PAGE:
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13 December 2017
On November 9 2017 the Federal Supreme Court held that independent taxi drivers affiliated with a central headquarters are to be considered employees. Until this decision, taxi drivers connected to their headquarters by follow-up contracts only were considered self-employed. The decision means that drivers will be much better protected in future, although prices will rise for consumers as a result.
Taxi drivers were classified as employees under social security law for the first time in 2014 by the Swiss Accident Insurance Institute (Suva), meaning that the taxi headquarters had to pay social contributions accordingly.
In the case at hand, three drivers and a taxi headquarters lodged a complaint with the Zurich Cantonal Court, which was subsequently refused. The court concluded that there were numerous contractual obligations between the headquarters and the drivers which suggested a subordinated relationship as drivers were required to:
The drivers' three-month notice period indicated a dependent position. In addition, the headquarters offered online deals for private individuals and companies and employed staff who were responsible for fulfilling these offers.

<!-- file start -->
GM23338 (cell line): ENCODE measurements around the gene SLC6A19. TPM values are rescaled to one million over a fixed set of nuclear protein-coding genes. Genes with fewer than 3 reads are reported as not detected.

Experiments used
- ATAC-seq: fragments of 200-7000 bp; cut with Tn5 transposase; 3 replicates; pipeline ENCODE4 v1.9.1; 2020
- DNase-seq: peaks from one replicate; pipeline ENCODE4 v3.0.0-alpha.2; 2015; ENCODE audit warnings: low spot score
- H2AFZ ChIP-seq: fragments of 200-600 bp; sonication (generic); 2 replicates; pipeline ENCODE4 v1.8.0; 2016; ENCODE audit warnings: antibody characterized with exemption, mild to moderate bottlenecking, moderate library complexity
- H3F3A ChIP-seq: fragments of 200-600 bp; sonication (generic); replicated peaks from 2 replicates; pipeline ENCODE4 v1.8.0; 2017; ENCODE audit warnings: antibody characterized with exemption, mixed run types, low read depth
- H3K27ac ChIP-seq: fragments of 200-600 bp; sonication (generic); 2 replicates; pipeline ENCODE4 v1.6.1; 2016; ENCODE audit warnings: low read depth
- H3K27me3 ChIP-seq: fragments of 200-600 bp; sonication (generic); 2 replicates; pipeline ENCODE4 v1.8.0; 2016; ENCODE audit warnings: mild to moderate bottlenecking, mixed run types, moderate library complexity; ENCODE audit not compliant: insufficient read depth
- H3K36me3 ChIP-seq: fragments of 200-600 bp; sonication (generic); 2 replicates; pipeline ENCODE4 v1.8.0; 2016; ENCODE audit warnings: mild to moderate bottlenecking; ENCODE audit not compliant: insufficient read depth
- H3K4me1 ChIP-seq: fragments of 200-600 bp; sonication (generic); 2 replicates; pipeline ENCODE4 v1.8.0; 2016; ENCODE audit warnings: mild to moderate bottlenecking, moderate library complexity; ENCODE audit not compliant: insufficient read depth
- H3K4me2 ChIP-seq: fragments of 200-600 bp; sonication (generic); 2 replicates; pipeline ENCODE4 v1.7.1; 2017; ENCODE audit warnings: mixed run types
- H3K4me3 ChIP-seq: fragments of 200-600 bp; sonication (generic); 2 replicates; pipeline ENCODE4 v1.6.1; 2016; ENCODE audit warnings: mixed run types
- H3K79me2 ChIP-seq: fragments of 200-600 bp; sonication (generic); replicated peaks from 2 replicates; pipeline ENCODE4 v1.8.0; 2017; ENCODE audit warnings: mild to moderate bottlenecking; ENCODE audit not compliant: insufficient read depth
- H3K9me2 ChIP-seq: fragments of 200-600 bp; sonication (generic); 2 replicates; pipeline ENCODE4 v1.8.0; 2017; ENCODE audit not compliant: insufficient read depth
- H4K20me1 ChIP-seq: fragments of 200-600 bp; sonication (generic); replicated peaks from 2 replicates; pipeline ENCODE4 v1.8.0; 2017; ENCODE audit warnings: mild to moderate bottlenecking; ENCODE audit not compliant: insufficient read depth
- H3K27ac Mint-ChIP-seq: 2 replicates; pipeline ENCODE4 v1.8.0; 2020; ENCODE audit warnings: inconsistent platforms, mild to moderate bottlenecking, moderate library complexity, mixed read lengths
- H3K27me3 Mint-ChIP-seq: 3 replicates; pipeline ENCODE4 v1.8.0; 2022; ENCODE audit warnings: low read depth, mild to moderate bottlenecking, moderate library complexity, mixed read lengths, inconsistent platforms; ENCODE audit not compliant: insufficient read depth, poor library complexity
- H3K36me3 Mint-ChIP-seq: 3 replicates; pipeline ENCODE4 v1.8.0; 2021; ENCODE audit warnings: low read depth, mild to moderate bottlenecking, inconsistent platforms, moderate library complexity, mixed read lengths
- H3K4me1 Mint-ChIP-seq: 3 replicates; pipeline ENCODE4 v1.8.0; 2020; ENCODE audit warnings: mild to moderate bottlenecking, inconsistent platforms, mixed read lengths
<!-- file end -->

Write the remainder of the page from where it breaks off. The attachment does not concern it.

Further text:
According to the Federal Supreme Court, the drivers made no significant investments other than buying their cars and had no staff. The plaintiffs argued that they had invested between Sfr35,000 and Sfr50,000 when purchasing their vehicles, which should be considered an entrepreneurial risk. However, the Federal Supreme Court upheld the lower-court decision, stating that the purchase and maintenance of a taxi does not constitute sufficient entrepreneurial risk, as the cost of purchasing a taxi corresponds to the cost of a private vehicle. Further investments for premises, personnel or advertising did not apply. Thus, other than a monthly administrative contribution of Sfr775 to the headquarters, the drivers incurred no other major fixed costs.
According to Christoph Wieland, president of the Taxi Division of the Swiss Commercial Vehicle Association, up to 2,000 taxi drivers in Switzerland work through central headquarters. The consequences of the Federal Supreme Court precedent are far-reaching for taxi headquarters, their clients and drivers. Taxi headquarters will charge more and potentially earn less, while drivers' social protection will improve significantly, at least in the short term.
It is likely that the court will soon decide similarly in a pending Uber case.
For further information on this topic please contact Thomas Rihm at Rihm Rechtsanwälte by telephone (+41 44 377 77 20) or email (email@example.com). The Rihm Rechtsanwälte website can be accessed at www.rihm-law.ch.
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